For the third or fourth time over the last year and a half, a children’s or YA title has been the center of a controversial discussion regarding whether or not its publication respects or disregards authentic diverse voices in children’s literature.
The publication of two picture books, A Birthday Cake for George Washington (Scholastic) and A Fine Dessert (Random House) raised serious questions as to how our country’s horrific institutionalized legacy of slavery could be depicted with such lighthearted casualness. (Follow my embedded links for more details on the particular books mentioned.)
Then, less than two weeks after its publication, Scholastic pulled A Birthday Cake from circulation, in a move that was both lauded and questioned. And while A Fine Dessert is still available on bookstore shelves and in libraries, its author subsequently apologized for her racial insensitivity in a comment post after the blog site “Reading While White” published an essay on the book.
This was followed in July by a frantic internet discussion surrounding the negative tropes evoked by the word “tribe” and illustrations of kids with feathers in their hair playing in trees in There is a Tribe of Kids (Macmillan), a debate well-summarized by Betsy Bird on her Fuse8 blog.
The most recent entry into the fray involves Candlewick Press’s decision to postpone the August release of e.E. Charlton-Trujillo’s YA novel, When We Was Fierce. Early reviews of the book generated intense pushback from writers and bloggers of color due to what many deemed stereotypical characterizations and the invented dialect the author created, which for many rang false and raised the question why it was even necessary since the novel’s characters were members of a living community.
All of these books received favorable and in some cases, starred, literary reviews in the mainstream media, and I spent a bit of time reading and trying to understand the depth and breath of the discussions swirling around them. I’ve been interested for some time now in supporting diversity in children’s literature, both as an ally and in my own writing. I live in a diverse world and in my books with multiple protagonists, there are characters from diverse backgrounds. Yet as a White writer, who grew up in a position of privilege, I knew that my own inherent biases always needed to be taken into consideration. As I wrote in a recent essay for the Children’s Book Council’s Diversity blog, good intentions mean nothing because intentions are conscious. Biases are unconscious.
Yet as I read through all the blogs and posted comments, I began to noticed two common responses cropping up repeatedly. Interestingly, the writers tended to qualify their remarks, claiming to be supportive of members of marginalized communities and their general objections to the books mentioned. However, their responses, I believe, are just another way that we who are in positions of privilege try, either consciously or unconsciously, to tilt and reframe the complex discussion around supporting diversity in publishing.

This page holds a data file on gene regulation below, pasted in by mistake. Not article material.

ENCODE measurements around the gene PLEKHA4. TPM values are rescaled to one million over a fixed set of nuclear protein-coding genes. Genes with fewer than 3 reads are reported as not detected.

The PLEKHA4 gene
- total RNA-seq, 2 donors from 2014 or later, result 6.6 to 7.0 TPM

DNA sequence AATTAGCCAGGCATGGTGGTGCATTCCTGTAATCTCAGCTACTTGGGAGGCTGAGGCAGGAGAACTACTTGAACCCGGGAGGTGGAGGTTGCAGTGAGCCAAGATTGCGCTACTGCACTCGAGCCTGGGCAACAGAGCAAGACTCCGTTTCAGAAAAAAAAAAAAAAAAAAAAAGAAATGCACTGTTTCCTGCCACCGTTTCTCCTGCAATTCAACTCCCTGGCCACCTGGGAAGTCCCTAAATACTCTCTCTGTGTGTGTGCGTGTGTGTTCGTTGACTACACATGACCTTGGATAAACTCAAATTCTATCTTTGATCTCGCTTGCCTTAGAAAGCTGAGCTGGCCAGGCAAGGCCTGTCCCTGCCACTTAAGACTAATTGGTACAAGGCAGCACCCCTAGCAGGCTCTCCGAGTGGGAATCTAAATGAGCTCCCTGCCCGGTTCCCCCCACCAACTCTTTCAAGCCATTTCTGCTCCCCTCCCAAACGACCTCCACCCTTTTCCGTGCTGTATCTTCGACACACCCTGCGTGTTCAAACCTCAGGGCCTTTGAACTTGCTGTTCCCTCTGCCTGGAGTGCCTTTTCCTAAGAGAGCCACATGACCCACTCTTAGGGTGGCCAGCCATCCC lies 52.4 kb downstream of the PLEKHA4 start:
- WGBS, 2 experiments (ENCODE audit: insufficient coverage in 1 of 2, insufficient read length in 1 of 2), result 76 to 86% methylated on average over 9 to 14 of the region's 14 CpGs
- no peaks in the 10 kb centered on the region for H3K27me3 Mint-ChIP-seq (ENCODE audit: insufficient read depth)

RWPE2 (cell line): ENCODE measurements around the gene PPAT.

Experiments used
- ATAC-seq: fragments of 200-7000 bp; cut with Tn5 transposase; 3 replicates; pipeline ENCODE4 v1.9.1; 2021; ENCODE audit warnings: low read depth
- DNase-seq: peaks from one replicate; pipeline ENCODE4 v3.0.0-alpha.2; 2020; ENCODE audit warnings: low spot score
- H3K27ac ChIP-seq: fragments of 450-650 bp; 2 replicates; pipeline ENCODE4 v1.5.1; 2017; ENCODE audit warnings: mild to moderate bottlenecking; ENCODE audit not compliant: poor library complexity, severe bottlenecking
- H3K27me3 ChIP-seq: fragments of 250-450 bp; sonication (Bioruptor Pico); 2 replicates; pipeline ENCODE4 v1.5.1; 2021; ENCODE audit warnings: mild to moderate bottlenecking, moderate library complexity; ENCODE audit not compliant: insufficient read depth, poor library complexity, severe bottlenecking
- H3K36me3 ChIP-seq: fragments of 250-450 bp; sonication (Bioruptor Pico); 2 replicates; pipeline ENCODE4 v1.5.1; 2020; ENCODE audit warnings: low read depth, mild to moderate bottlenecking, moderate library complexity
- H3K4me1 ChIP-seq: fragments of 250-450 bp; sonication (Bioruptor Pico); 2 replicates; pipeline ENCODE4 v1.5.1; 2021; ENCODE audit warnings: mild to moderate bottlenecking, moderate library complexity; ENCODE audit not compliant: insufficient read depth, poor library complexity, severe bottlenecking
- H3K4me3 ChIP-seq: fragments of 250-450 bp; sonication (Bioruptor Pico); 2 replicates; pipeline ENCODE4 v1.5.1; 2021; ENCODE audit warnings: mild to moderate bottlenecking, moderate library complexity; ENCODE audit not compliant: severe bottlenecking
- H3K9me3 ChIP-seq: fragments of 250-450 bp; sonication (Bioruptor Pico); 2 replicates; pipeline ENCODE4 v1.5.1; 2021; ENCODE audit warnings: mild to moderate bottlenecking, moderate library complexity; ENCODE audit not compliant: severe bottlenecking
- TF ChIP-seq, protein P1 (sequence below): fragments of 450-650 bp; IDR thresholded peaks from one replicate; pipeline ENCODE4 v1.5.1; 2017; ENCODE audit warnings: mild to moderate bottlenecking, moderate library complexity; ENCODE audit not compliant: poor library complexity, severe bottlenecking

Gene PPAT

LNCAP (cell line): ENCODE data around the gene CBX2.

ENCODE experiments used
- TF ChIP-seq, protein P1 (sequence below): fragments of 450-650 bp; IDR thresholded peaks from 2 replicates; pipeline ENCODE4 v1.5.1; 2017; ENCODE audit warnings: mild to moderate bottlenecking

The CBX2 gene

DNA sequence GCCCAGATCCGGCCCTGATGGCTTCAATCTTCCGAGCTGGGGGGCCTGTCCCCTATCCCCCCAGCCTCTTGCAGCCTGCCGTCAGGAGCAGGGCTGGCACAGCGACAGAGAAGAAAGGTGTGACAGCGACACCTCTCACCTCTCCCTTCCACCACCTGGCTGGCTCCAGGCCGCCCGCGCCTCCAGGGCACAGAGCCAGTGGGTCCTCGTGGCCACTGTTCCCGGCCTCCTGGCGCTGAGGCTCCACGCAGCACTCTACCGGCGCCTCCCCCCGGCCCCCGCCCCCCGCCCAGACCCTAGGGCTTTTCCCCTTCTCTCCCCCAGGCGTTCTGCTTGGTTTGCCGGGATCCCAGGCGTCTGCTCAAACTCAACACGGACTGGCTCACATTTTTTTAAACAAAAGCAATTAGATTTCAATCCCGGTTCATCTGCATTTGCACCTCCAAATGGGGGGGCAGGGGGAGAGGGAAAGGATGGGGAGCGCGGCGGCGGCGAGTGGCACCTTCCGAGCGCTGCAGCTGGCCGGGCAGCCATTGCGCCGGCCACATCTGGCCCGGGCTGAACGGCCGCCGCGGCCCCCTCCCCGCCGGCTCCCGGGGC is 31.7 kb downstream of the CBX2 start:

The first common refrain was the warning call that pulling books off the market because a particular group found them offensive was a form of censorship, and that the power of free speech needed to be defended at all costs. In fact, the situations noted above are not examples of censorship at all. Censorship is the practice of officially examining books, movies, etc., and suppressing unacceptable parts or refusing to make the book, movie, speech etc inaccessible to others because of it. The books discussed in these threads are examples of a very different case, where a business decision was made by the publisher to pull or postpone its own book. To be fair, part of the confusion may have stemmed from the fact that since the books were pre-released for reviews, the content had been read by some but was now inaccessible to others.
The second common reaction was tone-policing.This was a more worrisome pattern I saw repeated in response to the legitimate hurt generated for many in communities of color by the privileged. The problem with tone-policing is that it’s the ultimate flipping of an issue. It derails the real argument, and shifts the focus of the conversation away from an ill-conceived decision by someone in a position of power and privilege to the respondent and their reaction. It’s a way of not taking responsibility for your own mistakes while at the same time dismissing another person’s objection by framing it as emotional, angry and therefore irrational. Intentionally or not, it also moves the discussion away from the original oppressive behavior and once again, blames the “other” because they aren’t nice enough or polite enough to voice their protests in a way that can be taken seriously.
But you know what? Nobody was ever given rights by politely asking for them. The mistakes that the publishing industry continues to commit makes people angry. And sometimes, anger is what has to happen in order to bring about real change.